Jet Propulsion Laboratory, NASA, USA
First-Person Activity Recognition: What Are They Doing and What Will They Do to Me?
Abstract: A massive amount of first-person videos is becoming available. Thanks to the recent development of small wearable cameras, humans (and robots) are now gaining an ability to constantly obtain first-person videos equivalent to ‘what they are seeing’. The paradigm is changing from ‘cameras you carry and turn on to record other people’s movements’ to ‘cameras you wear everyday to constantly record/analyze your own events from a first-person perspective’. In this talk, we introduce and discuss the concept of ‘first-person activity recognition’, the problem of recognizing human activities from such egocentric videos. We present video features and algorithms necessary for first-person recognition, while particularly focusing on human interactions such as ‘a person punching the observer (e.g., a robot)’ , ‘a person shaking hands with the observer’, and ‘a person throwing objects at the observer’. Approaches for prediction (i.e., early recognition) of ongoing activities from streaming first-person videos will also be described, and its future directions and applications will be discussed.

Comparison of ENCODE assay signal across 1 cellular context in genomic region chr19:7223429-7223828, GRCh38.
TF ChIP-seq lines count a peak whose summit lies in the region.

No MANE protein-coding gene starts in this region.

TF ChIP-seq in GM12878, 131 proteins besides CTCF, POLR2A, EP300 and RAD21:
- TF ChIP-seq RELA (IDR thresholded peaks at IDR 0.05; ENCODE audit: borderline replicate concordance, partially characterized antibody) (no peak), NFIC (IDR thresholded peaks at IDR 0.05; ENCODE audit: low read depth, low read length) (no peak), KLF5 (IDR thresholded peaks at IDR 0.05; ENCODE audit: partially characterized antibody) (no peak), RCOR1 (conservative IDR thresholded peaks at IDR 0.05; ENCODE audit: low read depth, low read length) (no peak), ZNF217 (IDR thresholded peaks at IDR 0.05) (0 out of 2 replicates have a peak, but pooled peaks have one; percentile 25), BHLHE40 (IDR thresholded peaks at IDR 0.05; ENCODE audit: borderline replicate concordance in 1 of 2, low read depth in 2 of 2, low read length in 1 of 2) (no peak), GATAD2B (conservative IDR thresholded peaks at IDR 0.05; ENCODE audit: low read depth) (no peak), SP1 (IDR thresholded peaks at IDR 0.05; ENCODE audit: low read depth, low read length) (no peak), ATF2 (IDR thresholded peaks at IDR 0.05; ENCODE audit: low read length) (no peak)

About the speaker: Michael S. Ryoo is a research staff at NASA’s Jet Propulsion Laboratory. His research interest includes semantic understanding of videos, first-person computer vision (first-person activity recognition particularly), and intelligent interactions/collaborations between humans and wearbles/robots. Dr. Ryoo received the B.S. degree in computer science from Korea Advanced Institute of Science and Technology (KAIST) in 2004, and the M.S. and Ph.D. degrees in computer engineering from the University of Texas at Austin in 2006 and 2008, respectively. He has been providing tutorials on human activity recognition at major Computer Vision conferences including CVPR 2011, AVSS 2012, and CVPR 2014, has authored more than 30 conference/journal papers on human activity recognition, and is the corresponding author of the activity recognition survey paper published by ACM Computing Surveys on 2011. He also was the lead organizer of the first ICPR contest on human activity recognition (SDHA 2010) and organized the 3rd workshop on Egocentric (First-person) Vision at CVPR 2014.